Today the FCC opens a second round of funding for its COVID-19 telehealth program. The agency will distribute at least $150 million in this round, with applications closing May 6. In 2020, the CARES Act established the FCC telehealth program to help healthcare organizations purchase equipment, IT services and devices to provide care via telehealth. A new round of funding ($250 million) was added to the program through the Consolidated Appropriates Act passed earlier this year. Telehealth remains a key topic for primary care practices—both in terms of funding and practice restrictions. The CONNECT for Health Act of 2021 (S. 2741/H.R. 4932 in the previous Congress) proposes permanently lifting or expanding geographic and site-based restrictions, permanently allowing for waivers during public health emergencies, and requiring studies on the impact of telehealth on utilization and care. And there is a range of perspectives—from payers to purchasers and policymakers and clinicians—on how best to approach payment for telehealth going forward.

PCC Requests Funding for Agency for Healthcare Research and Quality Center for Primary Care Research in FY 2022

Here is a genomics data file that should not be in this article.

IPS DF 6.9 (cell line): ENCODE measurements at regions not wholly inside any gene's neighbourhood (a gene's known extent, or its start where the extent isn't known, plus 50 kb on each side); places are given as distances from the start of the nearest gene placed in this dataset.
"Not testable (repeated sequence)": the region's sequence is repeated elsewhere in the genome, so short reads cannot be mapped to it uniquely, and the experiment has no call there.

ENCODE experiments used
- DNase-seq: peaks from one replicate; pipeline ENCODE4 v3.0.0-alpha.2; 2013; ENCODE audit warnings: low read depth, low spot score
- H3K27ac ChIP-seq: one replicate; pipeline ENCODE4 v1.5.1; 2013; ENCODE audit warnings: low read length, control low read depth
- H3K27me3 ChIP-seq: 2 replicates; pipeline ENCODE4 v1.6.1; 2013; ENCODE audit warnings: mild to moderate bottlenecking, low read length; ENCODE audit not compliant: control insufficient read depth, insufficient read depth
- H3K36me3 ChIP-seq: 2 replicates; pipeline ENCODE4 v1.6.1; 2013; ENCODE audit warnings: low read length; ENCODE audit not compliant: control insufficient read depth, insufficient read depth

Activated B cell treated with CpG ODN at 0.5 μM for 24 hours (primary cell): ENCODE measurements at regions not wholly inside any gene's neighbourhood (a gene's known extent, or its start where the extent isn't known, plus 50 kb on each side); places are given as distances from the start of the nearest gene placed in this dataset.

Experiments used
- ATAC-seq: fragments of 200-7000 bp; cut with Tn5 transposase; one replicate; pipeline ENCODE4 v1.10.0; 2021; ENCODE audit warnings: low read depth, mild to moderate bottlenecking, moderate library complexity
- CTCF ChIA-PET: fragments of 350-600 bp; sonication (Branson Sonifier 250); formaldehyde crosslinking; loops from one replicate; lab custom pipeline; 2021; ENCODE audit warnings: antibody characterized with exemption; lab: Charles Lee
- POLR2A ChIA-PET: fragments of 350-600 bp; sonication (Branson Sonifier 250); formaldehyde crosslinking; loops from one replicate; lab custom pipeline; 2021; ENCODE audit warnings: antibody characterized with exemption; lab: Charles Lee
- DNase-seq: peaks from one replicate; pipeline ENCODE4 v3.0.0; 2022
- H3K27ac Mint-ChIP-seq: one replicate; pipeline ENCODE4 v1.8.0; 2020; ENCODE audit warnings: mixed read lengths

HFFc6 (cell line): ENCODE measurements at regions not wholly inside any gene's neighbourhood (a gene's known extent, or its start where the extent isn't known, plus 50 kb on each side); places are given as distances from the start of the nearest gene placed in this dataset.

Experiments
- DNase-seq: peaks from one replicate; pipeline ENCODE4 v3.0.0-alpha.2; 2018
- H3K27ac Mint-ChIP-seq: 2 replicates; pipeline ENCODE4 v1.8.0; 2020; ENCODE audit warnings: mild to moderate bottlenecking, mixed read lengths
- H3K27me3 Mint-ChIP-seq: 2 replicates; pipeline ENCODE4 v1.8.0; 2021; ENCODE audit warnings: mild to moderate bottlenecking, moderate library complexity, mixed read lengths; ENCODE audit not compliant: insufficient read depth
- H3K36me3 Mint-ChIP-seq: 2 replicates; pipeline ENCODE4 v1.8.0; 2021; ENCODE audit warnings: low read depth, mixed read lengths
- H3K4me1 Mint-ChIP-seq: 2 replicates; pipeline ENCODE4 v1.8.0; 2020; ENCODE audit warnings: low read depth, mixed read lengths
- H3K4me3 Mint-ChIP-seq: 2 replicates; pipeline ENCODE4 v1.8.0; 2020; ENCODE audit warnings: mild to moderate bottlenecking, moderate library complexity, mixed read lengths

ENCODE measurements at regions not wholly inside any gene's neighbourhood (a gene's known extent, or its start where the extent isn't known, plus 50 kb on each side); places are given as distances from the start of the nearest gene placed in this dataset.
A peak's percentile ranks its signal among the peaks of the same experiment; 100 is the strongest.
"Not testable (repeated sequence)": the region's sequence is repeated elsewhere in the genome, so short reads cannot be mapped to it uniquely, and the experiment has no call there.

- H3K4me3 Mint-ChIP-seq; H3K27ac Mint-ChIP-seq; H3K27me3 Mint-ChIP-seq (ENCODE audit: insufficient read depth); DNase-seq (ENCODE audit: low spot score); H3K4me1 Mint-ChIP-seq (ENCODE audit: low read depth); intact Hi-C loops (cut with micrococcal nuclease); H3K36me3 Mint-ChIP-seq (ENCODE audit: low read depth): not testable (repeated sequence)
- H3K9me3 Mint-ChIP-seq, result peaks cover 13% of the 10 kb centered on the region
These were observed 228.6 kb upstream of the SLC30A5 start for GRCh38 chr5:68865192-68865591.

The PCC sent a letter to the chair and ranking member of the U.S. Senate Labor, Health and Human Services, Education and Related Agencies Subcommittee and the chair and ranking member of the U.S. House of Representatives Labor, Health and Human Services, Education and Related Agencies Subcommittee on April 26 requesting dedicated funding for the Agency for Healthcare Research and Quality's (AHRQ) Center for Primary Care Research in fiscal year 2022. The center, authorized by statute in 1999 but never expressly funded, offers to contribute important knowledge to the delivery of high-quality primary care at a time when such insights are essential to the long-term health of the nation.

Read the letter.

 

PCC Supports New Lung Cancer Screening Recommendations